3
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$\pi\approx 3.141592654$

Why is it so close to $3$?

I find this intriguing, this cannot be a coincidence.

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closed as off-topic by Brian Fitzpatrick, Claude Leibovici, mookid, copper.hat, Gyu Eun Lee Mar 28 '14 at 6:53

This question appears to be off-topic. The users who voted to close gave this specific reason:

  • "This question is not about mathematics, within the scope defined in the help center." – Brian Fitzpatrick, Claude Leibovici, mookid, copper.hat
If this question can be reworded to fit the rules in the help center, please edit the question.

  • 15
    $\begingroup$ Would you prefer it farther away? $\endgroup$ – Will Jagy Mar 28 '14 at 5:36
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    $\begingroup$ Because a regular hexagon is "so close to" a circle? $\endgroup$ – Blue Mar 28 '14 at 5:36
  • 1
    $\begingroup$ And why is the golden ratio $\frac{1 + \sqrt{5}}{2} \approx 1.62$? The answer? Because that's what it is. $\endgroup$ – Jared Mar 28 '14 at 5:58
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    $\begingroup$ I should also comment that some consider $\pi$ to be the wrong value. Why not define $\pi$ as the ratio of the circumference to the radius? Then, instead of $C = 2\pi r$, we would have $C = \pi r$. People tend to use the radius more often than the diameter. Furthermore, then there would be $\pi$ "radians" in a full circle (why should it be $2\pi$, why multiply by $2$)? Then you'd be asking why is $\pi$ so close to $6$? And the answer would be the same, because it is. $\endgroup$ – Jared Mar 28 '14 at 6:02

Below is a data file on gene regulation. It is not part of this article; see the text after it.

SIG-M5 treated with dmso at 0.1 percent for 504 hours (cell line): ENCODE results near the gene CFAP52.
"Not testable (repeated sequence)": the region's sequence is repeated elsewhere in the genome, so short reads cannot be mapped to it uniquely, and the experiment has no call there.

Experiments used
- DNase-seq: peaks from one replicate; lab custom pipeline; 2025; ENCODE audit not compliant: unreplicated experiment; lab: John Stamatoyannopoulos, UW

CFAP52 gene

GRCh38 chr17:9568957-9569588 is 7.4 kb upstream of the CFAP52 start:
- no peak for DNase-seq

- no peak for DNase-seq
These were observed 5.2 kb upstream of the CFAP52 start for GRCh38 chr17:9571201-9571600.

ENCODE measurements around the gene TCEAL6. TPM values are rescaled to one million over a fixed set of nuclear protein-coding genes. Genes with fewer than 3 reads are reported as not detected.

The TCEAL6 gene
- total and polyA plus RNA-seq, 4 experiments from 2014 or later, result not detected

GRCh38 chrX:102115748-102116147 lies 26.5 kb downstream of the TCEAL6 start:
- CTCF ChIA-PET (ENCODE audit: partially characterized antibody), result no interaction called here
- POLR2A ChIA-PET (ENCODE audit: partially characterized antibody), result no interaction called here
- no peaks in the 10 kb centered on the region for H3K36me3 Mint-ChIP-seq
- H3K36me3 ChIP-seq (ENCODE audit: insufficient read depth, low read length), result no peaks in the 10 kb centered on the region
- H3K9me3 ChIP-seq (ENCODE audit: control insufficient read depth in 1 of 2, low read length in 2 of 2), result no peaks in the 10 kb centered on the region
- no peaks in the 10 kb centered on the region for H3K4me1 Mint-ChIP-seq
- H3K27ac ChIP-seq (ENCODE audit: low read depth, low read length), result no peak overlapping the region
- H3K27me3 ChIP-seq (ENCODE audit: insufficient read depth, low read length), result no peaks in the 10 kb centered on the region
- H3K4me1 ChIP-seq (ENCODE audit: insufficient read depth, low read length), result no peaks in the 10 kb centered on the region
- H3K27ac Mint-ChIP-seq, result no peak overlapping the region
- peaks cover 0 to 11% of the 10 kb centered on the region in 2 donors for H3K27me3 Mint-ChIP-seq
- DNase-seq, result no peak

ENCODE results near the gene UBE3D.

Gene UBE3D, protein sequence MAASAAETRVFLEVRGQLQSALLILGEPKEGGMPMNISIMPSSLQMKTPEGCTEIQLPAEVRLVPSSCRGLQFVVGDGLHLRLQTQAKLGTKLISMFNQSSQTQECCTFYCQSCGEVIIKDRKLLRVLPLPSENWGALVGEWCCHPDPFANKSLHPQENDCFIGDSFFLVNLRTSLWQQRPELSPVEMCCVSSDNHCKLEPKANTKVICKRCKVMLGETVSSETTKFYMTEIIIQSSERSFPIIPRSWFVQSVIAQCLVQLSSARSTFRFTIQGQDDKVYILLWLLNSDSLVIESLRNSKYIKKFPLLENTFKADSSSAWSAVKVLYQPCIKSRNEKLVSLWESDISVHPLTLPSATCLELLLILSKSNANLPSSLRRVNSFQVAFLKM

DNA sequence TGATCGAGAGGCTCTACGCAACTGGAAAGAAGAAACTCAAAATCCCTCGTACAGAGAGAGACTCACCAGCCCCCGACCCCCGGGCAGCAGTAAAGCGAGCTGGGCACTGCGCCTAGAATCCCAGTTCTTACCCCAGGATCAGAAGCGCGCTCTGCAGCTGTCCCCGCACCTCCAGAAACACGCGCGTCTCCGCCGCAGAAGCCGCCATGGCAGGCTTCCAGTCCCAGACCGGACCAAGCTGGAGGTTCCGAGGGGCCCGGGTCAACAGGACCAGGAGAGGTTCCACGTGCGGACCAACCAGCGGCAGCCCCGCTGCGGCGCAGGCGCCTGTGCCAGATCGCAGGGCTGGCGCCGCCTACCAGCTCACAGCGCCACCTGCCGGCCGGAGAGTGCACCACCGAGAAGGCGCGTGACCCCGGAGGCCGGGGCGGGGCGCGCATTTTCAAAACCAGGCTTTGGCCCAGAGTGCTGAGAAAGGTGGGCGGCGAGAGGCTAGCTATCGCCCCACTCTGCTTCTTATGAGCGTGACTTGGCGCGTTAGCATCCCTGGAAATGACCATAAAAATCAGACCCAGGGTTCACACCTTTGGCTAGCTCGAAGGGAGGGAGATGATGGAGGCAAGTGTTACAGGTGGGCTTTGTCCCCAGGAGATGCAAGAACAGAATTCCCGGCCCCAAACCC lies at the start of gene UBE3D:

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    $\begingroup$ Why is $e$ so close to ${ 2718281828 \over 1000000000} $? An accident perhaps? $\endgroup$ – copper.hat Mar 28 '14 at 6:48
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As you can clearly see from this figure, $2\pi\simeq6\iff\pi\simeq3$, since the side of the inscribed regular polygon is equal to the radius of the circle:

$\qquad\qquad\qquad\qquad$1

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22
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It's even closer to 3.1 ${}{}$!

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    $\begingroup$ The series $$\pi=3\sum_{k=0}^{\infty}\frac{1}{(1+k)(1+2k)(1+4k)}$$ yields both $3$ and $3.1$ when taking one and two terms: $$\pi=3+3\sum_{k=1}^{\infty}\frac{1}{(1+k)(1+2k)(1+4k)}$$ $$\pi=3+\frac{1}{10}+3\sum_{k=2}^{\infty}\frac{1}{(1+k)(1+2k)(1+4k)}$$ $\endgroup$ – Jaume Oliver Lafont Feb 2 '16 at 12:29
7
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Let $a<b$ be integers. Pick a number, which we'll call $\pi'$ in $[a,b]$ uniformly at random. The chance that $\pi'$ is within $\pi-3\approx .1415$ of some integer is $2(\pi-3)\approx .283$.

If something has a near $30\%$ chance of occuring at random, I would say that it could definitely just be a coincidence.

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